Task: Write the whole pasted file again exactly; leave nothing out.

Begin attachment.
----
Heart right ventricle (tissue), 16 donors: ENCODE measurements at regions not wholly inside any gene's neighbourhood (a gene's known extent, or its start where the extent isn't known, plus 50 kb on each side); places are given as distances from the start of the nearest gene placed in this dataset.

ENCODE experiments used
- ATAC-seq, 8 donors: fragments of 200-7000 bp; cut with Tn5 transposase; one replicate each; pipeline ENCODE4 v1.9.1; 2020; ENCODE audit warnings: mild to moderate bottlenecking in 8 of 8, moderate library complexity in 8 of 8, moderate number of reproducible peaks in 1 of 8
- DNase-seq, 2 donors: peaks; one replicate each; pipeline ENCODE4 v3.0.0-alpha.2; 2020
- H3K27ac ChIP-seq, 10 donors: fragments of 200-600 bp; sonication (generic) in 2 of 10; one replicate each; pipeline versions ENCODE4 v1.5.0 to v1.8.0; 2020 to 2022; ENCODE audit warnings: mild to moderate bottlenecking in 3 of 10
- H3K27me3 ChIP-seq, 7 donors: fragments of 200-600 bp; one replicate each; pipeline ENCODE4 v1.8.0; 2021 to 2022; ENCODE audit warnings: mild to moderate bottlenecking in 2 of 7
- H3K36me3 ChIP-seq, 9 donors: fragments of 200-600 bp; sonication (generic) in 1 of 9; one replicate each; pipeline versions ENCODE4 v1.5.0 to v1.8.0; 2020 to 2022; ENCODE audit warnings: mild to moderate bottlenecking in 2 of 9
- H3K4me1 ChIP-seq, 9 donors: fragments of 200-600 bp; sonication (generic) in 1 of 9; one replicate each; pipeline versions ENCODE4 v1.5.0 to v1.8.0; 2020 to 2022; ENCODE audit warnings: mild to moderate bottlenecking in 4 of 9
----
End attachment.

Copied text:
Heart right ventricle (tissue), 16 donors: ENCODE measurements at regions not wholly inside any gene's neighbourhood (a gene's known extent, or its start where the extent isn't known, plus 50 kb on each side); places are given as distances from the start of the nearest gene placed in this dataset.

ENCODE experiments used
- ATAC-seq, 8 donors: fragments of 200-7000 bp; cut with Tn5 transposase; one replicate each; pipeline ENCODE4 v1.9.1; 2020; ENCODE audit warnings: mild to moderate bottlenecking in 8 of 8, moderate library complexity in 8 of 8, moderate number of reproducible peaks in 1 of 8
- DNase-seq, 2 donors: peaks; one replicate each; pipeline ENCODE4 v3.0.0-alpha.2; 2020
- H3K27ac ChIP-seq, 10 donors: fragments of 200-600 bp; sonication (generic) in 2 of 10; one replicate each; pipeline versions ENCODE4 v1.5.0 to v1.8.0; 2020 to 2022; ENCODE audit warnings: mild to moderate bottlenecking in 3 of 10
- H3K27me3 ChIP-seq, 7 donors: fragments of 200-600 bp; one replicate each; pipeline ENCODE4 v1.8.0; 2021 to 2022; ENCODE audit warnings: mild to moderate bottlenecking in 2 of 7
- H3K36me3 ChIP-seq, 9 donors: fragments of 200-600 bp; sonication (generic) in 1 of 9; one replicate each; pipeline versions ENCODE4 v1.5.0 to v1.8.0; 2020 to 2022; ENCODE audit warnings: mild to moderate bottlenecking in 2 of 9
- H3K4me1 ChIP-seq, 9 donors: fragments of 200-600 bp; sonication (generic) in 1 of 9; one replicate each; pipeline versions ENCODE4 v1.5.0 to v1.8.0; 2020 to 2022; ENCODE audit warnings: mild to moderate bottlenecking in 4 of 9